West London council accepts loss of listed building to approve mixed-use college redevelopment

Councillors in the London Borough of Brent have approved plans for the redevelopment of an adult education centre, after finding the benefits of the proposed development outweighed the ‘highly regrettable’ loss of a locally listed building.

A CGI of plans for the Morland Garden development. Image: Curl la Tourelle Head Architecture
A CGI of plans for the Morland Garden development. Image: Curl la Tourelle Head Architecture

Plans for Morland Gardens, which were proposed by the local authority, also include 750 square metres of affordable workspace and 65 affordable homes.

The development involves demolishing an existing locally listed building, known as the Stonebridge Centre and used as an adult education centre, to make way for a new building ranging in height from two to nine storeys.

Officers recommended approval, noting that demolition of the Victorian-era building would be “highly regrettable”, but advising that the proposed development would offer “substantial social and economic benefits” which would “significantly outweigh” the harm caused.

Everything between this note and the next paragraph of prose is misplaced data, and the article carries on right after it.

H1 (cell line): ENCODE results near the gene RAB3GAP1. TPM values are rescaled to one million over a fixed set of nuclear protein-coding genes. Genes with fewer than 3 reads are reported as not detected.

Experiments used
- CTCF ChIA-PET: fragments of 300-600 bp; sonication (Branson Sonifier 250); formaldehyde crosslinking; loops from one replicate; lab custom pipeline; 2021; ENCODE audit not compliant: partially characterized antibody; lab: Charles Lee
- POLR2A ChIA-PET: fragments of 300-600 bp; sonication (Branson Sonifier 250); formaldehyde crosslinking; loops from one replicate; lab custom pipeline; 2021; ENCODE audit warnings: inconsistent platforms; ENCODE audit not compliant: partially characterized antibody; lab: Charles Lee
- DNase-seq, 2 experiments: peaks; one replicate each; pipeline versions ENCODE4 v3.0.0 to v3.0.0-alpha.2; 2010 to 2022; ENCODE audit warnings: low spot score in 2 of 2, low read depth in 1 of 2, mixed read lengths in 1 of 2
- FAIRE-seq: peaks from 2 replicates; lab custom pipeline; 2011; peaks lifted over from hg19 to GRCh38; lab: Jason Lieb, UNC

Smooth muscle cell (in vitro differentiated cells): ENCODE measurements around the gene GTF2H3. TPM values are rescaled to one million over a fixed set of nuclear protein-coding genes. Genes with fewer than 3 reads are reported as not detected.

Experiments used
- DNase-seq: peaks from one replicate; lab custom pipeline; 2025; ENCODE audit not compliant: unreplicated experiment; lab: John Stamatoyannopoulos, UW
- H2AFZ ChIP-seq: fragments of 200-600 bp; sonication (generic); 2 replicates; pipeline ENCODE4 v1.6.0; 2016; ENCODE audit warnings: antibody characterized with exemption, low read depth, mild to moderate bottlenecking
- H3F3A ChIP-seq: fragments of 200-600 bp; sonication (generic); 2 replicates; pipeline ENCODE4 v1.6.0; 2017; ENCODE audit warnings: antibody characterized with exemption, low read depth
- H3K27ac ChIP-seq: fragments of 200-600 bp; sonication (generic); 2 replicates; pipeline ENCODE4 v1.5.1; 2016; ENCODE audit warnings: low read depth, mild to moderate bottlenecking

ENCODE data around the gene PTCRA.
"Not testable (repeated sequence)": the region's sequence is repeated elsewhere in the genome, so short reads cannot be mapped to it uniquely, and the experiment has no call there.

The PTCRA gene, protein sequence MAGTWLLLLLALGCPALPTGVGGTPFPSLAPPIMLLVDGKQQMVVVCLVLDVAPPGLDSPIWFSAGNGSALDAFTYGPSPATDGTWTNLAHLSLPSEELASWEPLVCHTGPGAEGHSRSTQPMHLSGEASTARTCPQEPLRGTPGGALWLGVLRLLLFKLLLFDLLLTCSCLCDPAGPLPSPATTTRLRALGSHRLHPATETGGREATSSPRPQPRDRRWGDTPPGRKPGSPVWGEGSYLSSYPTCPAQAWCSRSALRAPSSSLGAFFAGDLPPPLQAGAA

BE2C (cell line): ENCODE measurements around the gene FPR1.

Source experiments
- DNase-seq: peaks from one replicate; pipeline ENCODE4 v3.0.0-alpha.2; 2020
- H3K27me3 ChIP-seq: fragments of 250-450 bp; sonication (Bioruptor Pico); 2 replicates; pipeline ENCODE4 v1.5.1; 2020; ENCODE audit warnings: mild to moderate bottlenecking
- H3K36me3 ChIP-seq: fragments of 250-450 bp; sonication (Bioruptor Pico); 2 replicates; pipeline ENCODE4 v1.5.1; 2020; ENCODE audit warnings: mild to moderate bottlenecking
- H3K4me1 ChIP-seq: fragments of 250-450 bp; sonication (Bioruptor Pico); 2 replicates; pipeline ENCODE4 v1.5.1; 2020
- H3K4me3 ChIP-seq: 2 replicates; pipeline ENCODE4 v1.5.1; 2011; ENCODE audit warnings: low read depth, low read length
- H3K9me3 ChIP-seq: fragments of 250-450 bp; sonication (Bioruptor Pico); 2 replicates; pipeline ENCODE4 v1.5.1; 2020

According to a planning committee report, 48 objections were received alongside two petitions, with a total of 366 signatories, against the proposals.

Officers said the existing building had been the subject of “a number of significant extensions and external alterations” since it was built in the 1880s, but was nevertheless considered “to make a positive contribution to the townscape and character of the local area”.

However, the proposed new building was described as being of “an exceptional design” which would “significantly enhance the character and appearance of the surrounding area”.

The council says that the new education centre will provide new classrooms, offices, IT suites, a cafe and multifunctional spaces for the adult education college, "improving the educational offer". Officers noted benefits of the proposed development including the delivery of 65 homes, all of which would be made available at rents in line with the London mayor's affordability benchmarks, and the provision of affordable workspace.

“Even were members to disagree with officers' view on the quality of the replacement building and its positive contribution to the townscape, the case in favour of the grant of planning permission would remain a clear and convincing one,” they concluded.

The project has been shortlisted in the 2020 Planning Awards in the mixed-use development category. This year’s awards ceremony takes place on 24 September.

Last month, Brent approved plans for a 509-home mixed-use scheme on a designated industrial site, despite the loss of commercial floorspace.


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